Celebrate romantic love with these 9 texts for middle and high school students.
Nothing creates drama and excitement quite like the ups and downs of love and heartbreak, so it is no surprise that tales of love are so common. Popular narratives depict a fantasy in which two strangers are struck by love at first sight, they fall for each other, and they live happily ever after. As satisfying as these stories are, however, they leave a lot about romantic love unexplored.
This set of nine multi-genre texts for grades 6–12 explores love in its multitudes: from the importance of the teenage crush, to the unlikely places one can find romance and beauty, to the reasons true love transcends fairytale endings.
“I Am Offering This Poem” by Jimmy Santiago Baca (6th Grade)
In this poem, the speaker does not have much to give the person they love, but they do extend this poem as a token of their affection. The speaker compares their love to the warmth of wool socks, a full stomach in winter, and the comfort of a fire to show that some of the best gifts are the ones that cannot be bought. As students read, ask them Discussion Question 1, “In the context of this poem, can money buy happiness? How does having little influence the love and happiness in one’s life?”
“What Love Isn’t” by Yrsa-Daley Ward (7th Grade)
In this poem by Yrsa-Daley Ward, the speaker talks about what love doesn’t feel like to explain what it is. Often in popular culture, love is depicted as a fairytale, full of sunshine and rainbows. The speaker assures us that love isn’t this, but something deeper and more meaningful. As students read, have them pay attention to the imagery used in the poem to describe love. Ask them to think about how describing the feeling of love as a tangible object helps us understand what love is.
“Valentine for Ernest Mann” by Naomi Shihab Nye (7th Grade)
In response to an unusual request, the speaker reflects on the ways poems are made. They assert that poems aren’t formed, but found amongst the minutiae of life. The speaker gives the example of a man who gave his wife two skunks as a valentine in an effort to show that beauty exists everywhere. As students read, have them use the Annotation Tool to highlight the unlikely places poems are found in the text.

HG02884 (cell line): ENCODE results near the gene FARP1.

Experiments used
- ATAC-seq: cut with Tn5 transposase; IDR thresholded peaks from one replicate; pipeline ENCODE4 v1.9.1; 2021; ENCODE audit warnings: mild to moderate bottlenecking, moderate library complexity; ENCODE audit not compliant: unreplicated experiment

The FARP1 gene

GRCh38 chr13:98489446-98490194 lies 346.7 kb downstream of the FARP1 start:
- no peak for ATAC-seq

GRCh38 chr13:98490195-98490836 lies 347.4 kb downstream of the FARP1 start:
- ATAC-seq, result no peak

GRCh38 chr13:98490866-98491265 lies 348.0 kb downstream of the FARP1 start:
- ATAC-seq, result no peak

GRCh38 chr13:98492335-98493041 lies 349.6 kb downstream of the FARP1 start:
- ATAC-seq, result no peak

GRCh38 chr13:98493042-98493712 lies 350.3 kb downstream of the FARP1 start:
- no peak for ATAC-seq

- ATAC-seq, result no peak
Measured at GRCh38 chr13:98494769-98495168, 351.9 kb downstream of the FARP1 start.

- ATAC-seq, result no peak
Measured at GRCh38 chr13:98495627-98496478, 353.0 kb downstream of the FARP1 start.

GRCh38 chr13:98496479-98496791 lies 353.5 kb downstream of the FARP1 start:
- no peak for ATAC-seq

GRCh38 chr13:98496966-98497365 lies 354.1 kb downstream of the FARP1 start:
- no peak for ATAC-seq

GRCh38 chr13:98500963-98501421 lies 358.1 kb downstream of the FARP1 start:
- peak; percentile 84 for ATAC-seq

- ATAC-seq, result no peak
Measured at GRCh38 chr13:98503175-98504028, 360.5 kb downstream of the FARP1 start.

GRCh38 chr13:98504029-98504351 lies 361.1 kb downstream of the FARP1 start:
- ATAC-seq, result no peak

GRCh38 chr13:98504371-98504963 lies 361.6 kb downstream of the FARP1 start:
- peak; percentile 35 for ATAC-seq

“Heart to Heart” by Rita Dove (7th Grade)
In this poem, the speaker illuminates how the heart is romanticized when we talk about love. The speaker encourages us to look beyond the heart, and that true love means accepting all of another person. After students read, have them watch the Related Media video about the origin of the heart symbol that explains why the heart symbol looks so different from the human heart.
“(Love Song, With Two Goldfish)” by Grace Chua (8th Grade)
In this unconventional poem, the speaker depicts love and loss between two goldfish. Through the use of clever wordplay and unique punctuation, the poem recreates the feeling of separation between two fish as they navigate their courtship. As students read, have them pay attention to how the use of parentheses in the text creates emphasis on different lines. Then, have students use this text as inspiration to write a unique poem of their own about love.
“Adolescence and the Teenage Crush” by Dr. Carl Pickhardt (9th Grade)
In this informational text, Dr. Pickhardt explains the importance of crushes for teenagers. He describes two different kinds of crushes: romantic crushes and identity crushes. Pickhardt acknowledges that crushes can often be short-lived because they are superficial, but they are still important to adolescent development. Consider pairing this text with “Excerpts from Romeo and Juliet” under the “Paired Texts” tab. Using Pickhardt’s definition of a romantic crush, have students debate whether or not Romeo and Juliet are in love using evidence from the text.
“Eraser Tattoo” by Jason Reynolds (10th Grade)
In this short story, Dante and Shay’s love is tested when Shay needs to move out of her home. Dante wants reassurance that their relationship will continue once Shay moves and is willing to let her “tattoo” him to prove how much she means to him. Shay, on the other hand, isn’t so certain. The trials of teen love and the impact of gentrification unite in this tale of loss and longing. As students read, encourage them to focus on how the symbolism of the eraser tattoo develops over the course of the story. Then, ask them what the final lines “He knew the sting wouldn’t last forever. But the scar would” mean in this context.
“Should We Scoff at the Idea of Love at First Sight?” by James Kuzner (10th Grade)
From Shakespeare to The Office, love at first sight is a concept we see again and again in popular culture. But does it really exist? According to survey respondents in this informational text, most people don’t believe in love at first sight. This author argues, however, that we must not look to science for answers, but to literature. After students read this text, screen the Related Media video “The Science Behind Love at First Sight” and have them compare and contrast the competing arguments for or against love at first sight.
“Why Do We Hate Love?” by Robert Firestone, Ph.D. (11th Grade)
In this provocatively titled informational text, the author lists reasons why people may respond negatively to love and affection from those closest to them. Dr. Firestone details how our upbringing as children impacts how we behave in relationships as adults. For example, he argues that being treated with care can sometimes cause sad and painful feelings from the past to reemerge. As students read, have them use the annotation tool to highlight the evidence Firestone gives for why people act the way they do. Then, have students debate whether or not they agree with the author’s point of view.
Looking for more texts to celebrate love and romance? Browse CommonLit’s “Love” theme for texts like this and more!
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